PowerColor Radeon R9 380 PCS+ Graphics Card Review

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by Rob Williams on August 31, 2015 in Graphics & Displays

When NVIDIA released its ~$200 GeForce GTX 960 this past spring, it delivered a solution that allowed gamers to experience high framerates at 1080p and even enjoy some quality 1440p gaming. AMD’s Radeon R9 380 has similar prospects, and conveniently, costs about the same. With PowerColor’s PCS+ edition on the test bench, let’s see how it compares.

Test System & Methodology

At Techgage, we strive to make sure our results are as accurate as possible. Our testing is rigorous and time-consuming, but we feel the effort is worth it. In an attempt to leave no question unanswered, this page contains not only our test-bed specifications, but also a detailed look at how we conduct our testing.

Our Graphics Card Test Machine

The below table lists our testing machine’s hardware, which remains unchanged throughout all GPU testing, minus the GPU. Each card used for comparison is also listed here, along with the driver version used.

Graphics Card Test System
ProcessorsIntel Core i7-4960X – Six-Core @ 4.50GHz
MotherboardASUS P9X79-E WS
MemoryKingston HyperX Beast 32GB (4x8GB) – DDR3-2133 11-12-11
GraphicsAMD Radeon R9 280X 2GB – Catalyst 13.12
AMD Radeon R9 285 2GB (MSI Twin Frozr IV) – Catalyst 14.30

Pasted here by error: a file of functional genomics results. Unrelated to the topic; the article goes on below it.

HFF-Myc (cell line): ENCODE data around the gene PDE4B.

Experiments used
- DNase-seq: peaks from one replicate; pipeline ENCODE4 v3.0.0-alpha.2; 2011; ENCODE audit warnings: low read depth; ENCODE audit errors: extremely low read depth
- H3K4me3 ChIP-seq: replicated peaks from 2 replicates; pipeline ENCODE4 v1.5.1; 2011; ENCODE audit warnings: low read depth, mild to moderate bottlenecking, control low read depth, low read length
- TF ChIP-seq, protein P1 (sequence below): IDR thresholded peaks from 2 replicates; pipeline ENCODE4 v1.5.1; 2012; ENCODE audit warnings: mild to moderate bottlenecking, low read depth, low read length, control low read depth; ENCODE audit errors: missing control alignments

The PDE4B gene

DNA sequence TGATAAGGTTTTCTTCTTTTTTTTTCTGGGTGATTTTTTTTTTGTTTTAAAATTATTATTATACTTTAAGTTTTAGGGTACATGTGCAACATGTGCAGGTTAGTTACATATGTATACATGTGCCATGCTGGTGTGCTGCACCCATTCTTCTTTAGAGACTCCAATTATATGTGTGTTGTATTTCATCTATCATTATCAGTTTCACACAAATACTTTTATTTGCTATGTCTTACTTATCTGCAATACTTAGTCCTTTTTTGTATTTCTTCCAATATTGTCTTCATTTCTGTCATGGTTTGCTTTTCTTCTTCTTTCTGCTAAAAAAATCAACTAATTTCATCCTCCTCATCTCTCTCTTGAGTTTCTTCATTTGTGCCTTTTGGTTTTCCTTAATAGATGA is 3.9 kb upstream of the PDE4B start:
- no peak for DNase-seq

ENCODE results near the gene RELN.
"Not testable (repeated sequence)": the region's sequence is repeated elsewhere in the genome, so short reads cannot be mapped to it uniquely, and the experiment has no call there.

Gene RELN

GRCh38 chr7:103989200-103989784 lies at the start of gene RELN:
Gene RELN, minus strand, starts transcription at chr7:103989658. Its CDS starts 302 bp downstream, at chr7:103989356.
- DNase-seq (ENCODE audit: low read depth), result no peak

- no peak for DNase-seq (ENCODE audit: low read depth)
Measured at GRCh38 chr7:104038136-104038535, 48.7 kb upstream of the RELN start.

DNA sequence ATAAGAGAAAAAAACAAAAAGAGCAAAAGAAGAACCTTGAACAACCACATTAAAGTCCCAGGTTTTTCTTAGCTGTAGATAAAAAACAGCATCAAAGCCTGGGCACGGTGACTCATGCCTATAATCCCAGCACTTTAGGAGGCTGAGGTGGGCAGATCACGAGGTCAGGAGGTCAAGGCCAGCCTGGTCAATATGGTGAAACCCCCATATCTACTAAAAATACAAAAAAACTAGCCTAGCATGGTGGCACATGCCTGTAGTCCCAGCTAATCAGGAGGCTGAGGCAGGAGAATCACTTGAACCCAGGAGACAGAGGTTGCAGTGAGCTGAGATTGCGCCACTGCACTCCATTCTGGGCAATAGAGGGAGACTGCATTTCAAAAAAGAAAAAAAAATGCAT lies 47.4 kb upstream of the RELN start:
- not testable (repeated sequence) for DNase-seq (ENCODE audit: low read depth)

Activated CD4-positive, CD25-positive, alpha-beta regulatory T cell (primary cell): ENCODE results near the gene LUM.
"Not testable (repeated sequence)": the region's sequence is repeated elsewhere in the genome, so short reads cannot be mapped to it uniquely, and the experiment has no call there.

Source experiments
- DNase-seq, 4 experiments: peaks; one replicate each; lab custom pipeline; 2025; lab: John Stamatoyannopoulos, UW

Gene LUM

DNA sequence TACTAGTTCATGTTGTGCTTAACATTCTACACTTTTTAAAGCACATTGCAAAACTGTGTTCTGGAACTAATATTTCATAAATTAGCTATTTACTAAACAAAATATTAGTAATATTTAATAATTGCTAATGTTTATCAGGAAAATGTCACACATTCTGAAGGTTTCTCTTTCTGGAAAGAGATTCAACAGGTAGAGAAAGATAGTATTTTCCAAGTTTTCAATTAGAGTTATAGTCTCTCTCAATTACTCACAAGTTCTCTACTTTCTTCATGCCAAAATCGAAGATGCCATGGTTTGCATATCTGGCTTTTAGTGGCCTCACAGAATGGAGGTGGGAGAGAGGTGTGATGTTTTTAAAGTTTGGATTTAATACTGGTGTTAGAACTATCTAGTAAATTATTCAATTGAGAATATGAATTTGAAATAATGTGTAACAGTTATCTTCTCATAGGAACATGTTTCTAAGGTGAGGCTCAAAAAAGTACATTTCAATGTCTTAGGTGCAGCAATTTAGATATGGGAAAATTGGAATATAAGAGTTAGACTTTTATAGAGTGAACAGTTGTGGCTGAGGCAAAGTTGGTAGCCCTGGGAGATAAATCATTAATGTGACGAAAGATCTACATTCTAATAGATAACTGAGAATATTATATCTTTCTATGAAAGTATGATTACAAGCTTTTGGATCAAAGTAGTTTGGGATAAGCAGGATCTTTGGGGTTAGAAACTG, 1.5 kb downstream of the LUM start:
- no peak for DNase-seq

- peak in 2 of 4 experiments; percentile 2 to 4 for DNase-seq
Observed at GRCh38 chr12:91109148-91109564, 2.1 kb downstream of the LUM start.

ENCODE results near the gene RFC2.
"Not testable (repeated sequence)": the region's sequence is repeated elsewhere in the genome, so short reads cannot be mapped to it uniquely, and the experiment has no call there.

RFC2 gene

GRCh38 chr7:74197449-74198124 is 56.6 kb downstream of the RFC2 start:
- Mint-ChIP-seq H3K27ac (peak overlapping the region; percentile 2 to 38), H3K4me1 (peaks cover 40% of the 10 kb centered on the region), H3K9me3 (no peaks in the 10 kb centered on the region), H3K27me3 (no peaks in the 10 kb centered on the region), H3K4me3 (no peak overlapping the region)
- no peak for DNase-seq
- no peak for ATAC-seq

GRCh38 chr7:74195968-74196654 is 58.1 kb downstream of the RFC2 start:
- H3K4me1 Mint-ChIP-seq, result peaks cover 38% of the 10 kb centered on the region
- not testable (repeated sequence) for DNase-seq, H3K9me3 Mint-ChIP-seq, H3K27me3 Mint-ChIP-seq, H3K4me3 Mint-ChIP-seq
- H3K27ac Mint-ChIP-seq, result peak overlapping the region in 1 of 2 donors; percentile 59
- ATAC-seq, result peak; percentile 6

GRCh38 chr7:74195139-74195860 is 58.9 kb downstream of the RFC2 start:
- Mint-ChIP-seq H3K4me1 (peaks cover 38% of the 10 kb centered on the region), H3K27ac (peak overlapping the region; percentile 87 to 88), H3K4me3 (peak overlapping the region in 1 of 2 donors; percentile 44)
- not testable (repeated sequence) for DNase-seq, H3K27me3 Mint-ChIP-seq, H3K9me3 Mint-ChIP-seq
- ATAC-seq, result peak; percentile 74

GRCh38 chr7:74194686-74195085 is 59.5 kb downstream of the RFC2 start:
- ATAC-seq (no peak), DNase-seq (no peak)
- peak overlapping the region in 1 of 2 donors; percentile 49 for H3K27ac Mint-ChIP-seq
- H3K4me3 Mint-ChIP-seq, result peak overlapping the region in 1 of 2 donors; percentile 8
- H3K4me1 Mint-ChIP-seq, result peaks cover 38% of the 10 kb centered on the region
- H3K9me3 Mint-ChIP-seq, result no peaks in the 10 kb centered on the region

AMD Radeon R9 290X 4GB – Catalyst 13.12
AMD Radeon R9 380 4GB (PowerColor PCS+) – Catalyst 15.7.1
NVIDIA GeForce GTX 750 Ti 2GB – GeForce 334.89
NVIDIA GeForce GTX 770 2GB – GeForce 340.52
NVIDIA GeForce GTX 780 3GB – GeForce 331.93
NVIDIA GeForce GTX 780 Ti 3GB – GeForce 331.93
NVIDIA GeForce GTX 950 2GB (ASUS STRIX) – GeForce 355.65
NVIDIA GeForce GTX 960 2GB (EVGA SuperSC) – GeForce 350.12
NVIDIA GeForce GTX 970 4GB (ASUS STRIX) – GeForce 344.11
NVIDIA GeForce GTX 980 4GB – GeForce 344.07
AudioOnboard
StorageKingston HyperX 240GB SSD
Power SupplyCooler Master Silent Pro Hybrid 1300W
ChassisCooler Master Storm Trooper Full-Tower
CoolingThermaltake WATER3.0 Extreme Liquid Cooler
DisplaysASUS PB278Q 27″ 2560×1440
Dell P2210H 22″ 1920×1080 x 3
Et ceteraWindows 7 Professional 64-bit

Important Note: EVGA’s GTX 960 SuperSC was tested using a different motherboard (ASUS X99-DELUXE) and processor (Intel Core i7-5960X, overclocked to 4GHz). We don’t ordinarily change test platforms without retesting everything, but this is a special case, and overall, performance is extremely similar between the two platforms (based on 3DMark results). Once Windows 10 is released, and with stable graphics drivers, we will be performing a GPU test suite overhaul and retest all cards.

Notes About Our High-end System